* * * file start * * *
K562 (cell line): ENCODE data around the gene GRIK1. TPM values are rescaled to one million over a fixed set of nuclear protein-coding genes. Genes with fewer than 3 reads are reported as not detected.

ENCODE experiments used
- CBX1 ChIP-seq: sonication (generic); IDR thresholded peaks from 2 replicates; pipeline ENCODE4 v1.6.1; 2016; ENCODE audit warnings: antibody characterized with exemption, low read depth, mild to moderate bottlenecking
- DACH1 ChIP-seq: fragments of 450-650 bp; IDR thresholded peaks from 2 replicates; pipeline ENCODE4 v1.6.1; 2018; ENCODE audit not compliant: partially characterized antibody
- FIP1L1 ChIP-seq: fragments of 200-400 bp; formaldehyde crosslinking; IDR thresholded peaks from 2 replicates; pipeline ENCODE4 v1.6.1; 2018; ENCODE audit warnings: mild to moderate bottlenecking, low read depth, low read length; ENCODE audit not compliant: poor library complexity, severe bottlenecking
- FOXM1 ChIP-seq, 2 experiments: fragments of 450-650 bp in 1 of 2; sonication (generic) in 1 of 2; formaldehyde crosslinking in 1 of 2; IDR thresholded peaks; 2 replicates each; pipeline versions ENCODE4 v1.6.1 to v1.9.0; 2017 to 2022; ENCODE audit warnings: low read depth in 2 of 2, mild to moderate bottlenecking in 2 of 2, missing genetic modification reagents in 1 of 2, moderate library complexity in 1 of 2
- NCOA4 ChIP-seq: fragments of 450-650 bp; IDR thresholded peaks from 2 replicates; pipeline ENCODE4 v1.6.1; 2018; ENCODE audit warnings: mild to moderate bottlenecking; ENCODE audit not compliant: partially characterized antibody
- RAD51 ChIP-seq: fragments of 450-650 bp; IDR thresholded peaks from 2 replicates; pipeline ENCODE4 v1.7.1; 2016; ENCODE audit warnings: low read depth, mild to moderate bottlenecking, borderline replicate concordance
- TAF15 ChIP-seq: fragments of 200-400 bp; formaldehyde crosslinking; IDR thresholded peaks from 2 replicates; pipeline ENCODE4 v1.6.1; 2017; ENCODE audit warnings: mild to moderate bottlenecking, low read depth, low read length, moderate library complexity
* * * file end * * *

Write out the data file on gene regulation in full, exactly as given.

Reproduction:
K562 (cell line): ENCODE data around the gene GRIK1. TPM values are rescaled to one million over a fixed set of nuclear protein-coding genes. Genes with fewer than 3 reads are reported as not detected.

ENCODE experiments used
- CBX1 ChIP-seq: sonication (generic); IDR thresholded peaks from 2 replicates; pipeline ENCODE4 v1.6.1; 2016; ENCODE audit warnings: antibody characterized with exemption, low read depth, mild to moderate bottlenecking
- DACH1 ChIP-seq: fragments of 450-650 bp; IDR thresholded peaks from 2 replicates; pipeline ENCODE4 v1.6.1; 2018; ENCODE audit not compliant: partially characterized antibody
- FIP1L1 ChIP-seq: fragments of 200-400 bp; formaldehyde crosslinking; IDR thresholded peaks from 2 replicates; pipeline ENCODE4 v1.6.1; 2018; ENCODE audit warnings: mild to moderate bottlenecking, low read depth, low read length; ENCODE audit not compliant: poor library complexity, severe bottlenecking
- FOXM1 ChIP-seq, 2 experiments: fragments of 450-650 bp in 1 of 2; sonication (generic) in 1 of 2; formaldehyde crosslinking in 1 of 2; IDR thresholded peaks; 2 replicates each; pipeline versions ENCODE4 v1.6.1 to v1.9.0; 2017 to 2022; ENCODE audit warnings: low read depth in 2 of 2, mild to moderate bottlenecking in 2 of 2, missing genetic modification reagents in 1 of 2, moderate library complexity in 1 of 2
- NCOA4 ChIP-seq: fragments of 450-650 bp; IDR thresholded peaks from 2 replicates; pipeline ENCODE4 v1.6.1; 2018; ENCODE audit warnings: mild to moderate bottlenecking; ENCODE audit not compliant: partially characterized antibody
- RAD51 ChIP-seq: fragments of 450-650 bp; IDR thresholded peaks from 2 replicates; pipeline ENCODE4 v1.7.1; 2016; ENCODE audit warnings: low read depth, mild to moderate bottlenecking, borderline replicate concordance
- TAF15 ChIP-seq: fragments of 200-400 bp; formaldehyde crosslinking; IDR thresholded peaks from 2 replicates; pipeline ENCODE4 v1.6.1; 2017; ENCODE audit warnings: mild to moderate bottlenecking, low read depth, low read length, moderate library complexity